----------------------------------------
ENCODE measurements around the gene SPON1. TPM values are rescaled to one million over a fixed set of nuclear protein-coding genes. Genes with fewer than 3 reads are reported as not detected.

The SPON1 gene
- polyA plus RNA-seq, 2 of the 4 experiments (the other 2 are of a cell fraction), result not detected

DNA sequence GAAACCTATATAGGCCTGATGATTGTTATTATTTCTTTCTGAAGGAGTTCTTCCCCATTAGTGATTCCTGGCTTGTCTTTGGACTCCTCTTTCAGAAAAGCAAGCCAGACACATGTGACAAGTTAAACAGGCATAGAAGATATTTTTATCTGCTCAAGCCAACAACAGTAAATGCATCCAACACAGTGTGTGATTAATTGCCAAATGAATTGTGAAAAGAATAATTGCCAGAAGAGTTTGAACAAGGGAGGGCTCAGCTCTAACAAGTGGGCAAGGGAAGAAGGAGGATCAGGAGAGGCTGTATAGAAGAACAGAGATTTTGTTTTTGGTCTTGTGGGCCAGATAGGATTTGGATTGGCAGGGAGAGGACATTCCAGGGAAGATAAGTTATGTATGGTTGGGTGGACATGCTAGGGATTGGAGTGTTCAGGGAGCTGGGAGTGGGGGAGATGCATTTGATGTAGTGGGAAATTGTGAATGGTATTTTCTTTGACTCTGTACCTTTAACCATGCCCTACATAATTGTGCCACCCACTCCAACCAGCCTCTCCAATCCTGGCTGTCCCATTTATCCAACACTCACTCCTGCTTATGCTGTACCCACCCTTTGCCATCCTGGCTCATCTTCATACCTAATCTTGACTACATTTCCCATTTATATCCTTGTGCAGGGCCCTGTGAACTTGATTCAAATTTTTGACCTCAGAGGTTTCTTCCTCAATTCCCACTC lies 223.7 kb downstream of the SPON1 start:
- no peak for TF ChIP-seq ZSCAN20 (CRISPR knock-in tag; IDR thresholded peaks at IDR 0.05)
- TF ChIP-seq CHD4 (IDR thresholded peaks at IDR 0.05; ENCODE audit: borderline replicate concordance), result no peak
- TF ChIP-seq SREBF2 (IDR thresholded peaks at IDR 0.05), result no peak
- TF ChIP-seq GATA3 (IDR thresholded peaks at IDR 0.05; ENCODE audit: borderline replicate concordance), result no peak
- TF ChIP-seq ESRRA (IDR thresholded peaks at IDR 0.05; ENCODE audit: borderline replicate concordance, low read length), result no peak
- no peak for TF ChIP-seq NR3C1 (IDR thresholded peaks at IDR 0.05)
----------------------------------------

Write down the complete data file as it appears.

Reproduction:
ENCODE measurements around the gene SPON1. TPM values are rescaled to one million over a fixed set of nuclear protein-coding genes. Genes with fewer than 3 reads are reported as not detected.

The SPON1 gene
- polyA plus RNA-seq, 2 of the 4 experiments (the other 2 are of a cell fraction), result not detected

DNA sequence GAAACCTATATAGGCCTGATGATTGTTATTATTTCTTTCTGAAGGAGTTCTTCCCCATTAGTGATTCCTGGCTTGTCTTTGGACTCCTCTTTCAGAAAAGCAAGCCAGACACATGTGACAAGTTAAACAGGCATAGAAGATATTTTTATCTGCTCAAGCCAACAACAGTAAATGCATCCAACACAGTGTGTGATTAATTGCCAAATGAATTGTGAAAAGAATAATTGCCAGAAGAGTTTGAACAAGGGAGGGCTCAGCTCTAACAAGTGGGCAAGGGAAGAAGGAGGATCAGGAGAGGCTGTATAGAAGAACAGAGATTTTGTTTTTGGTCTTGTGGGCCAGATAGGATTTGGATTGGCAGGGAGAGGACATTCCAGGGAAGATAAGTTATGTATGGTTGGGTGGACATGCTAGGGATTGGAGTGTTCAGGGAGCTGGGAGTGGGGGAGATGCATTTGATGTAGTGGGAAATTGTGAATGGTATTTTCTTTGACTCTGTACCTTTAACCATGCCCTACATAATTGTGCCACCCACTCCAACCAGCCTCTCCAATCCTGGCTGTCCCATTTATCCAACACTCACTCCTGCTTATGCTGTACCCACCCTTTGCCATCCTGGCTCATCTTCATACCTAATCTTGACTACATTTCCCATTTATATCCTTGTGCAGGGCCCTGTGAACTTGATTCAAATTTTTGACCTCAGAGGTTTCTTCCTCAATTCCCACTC lies 223.7 kb downstream of the SPON1 start:
- no peak for TF ChIP-seq ZSCAN20 (CRISPR knock-in tag; IDR thresholded peaks at IDR 0.05)
- TF ChIP-seq CHD4 (IDR thresholded peaks at IDR 0.05; ENCODE audit: borderline replicate concordance), result no peak
- TF ChIP-seq SREBF2 (IDR thresholded peaks at IDR 0.05), result no peak
- TF ChIP-seq GATA3 (IDR thresholded peaks at IDR 0.05; ENCODE audit: borderline replicate concordance), result no peak
- TF ChIP-seq ESRRA (IDR thresholded peaks at IDR 0.05; ENCODE audit: borderline replicate concordance, low read length), result no peak
- no peak for TF ChIP-seq NR3C1 (IDR thresholded peaks at IDR 0.05)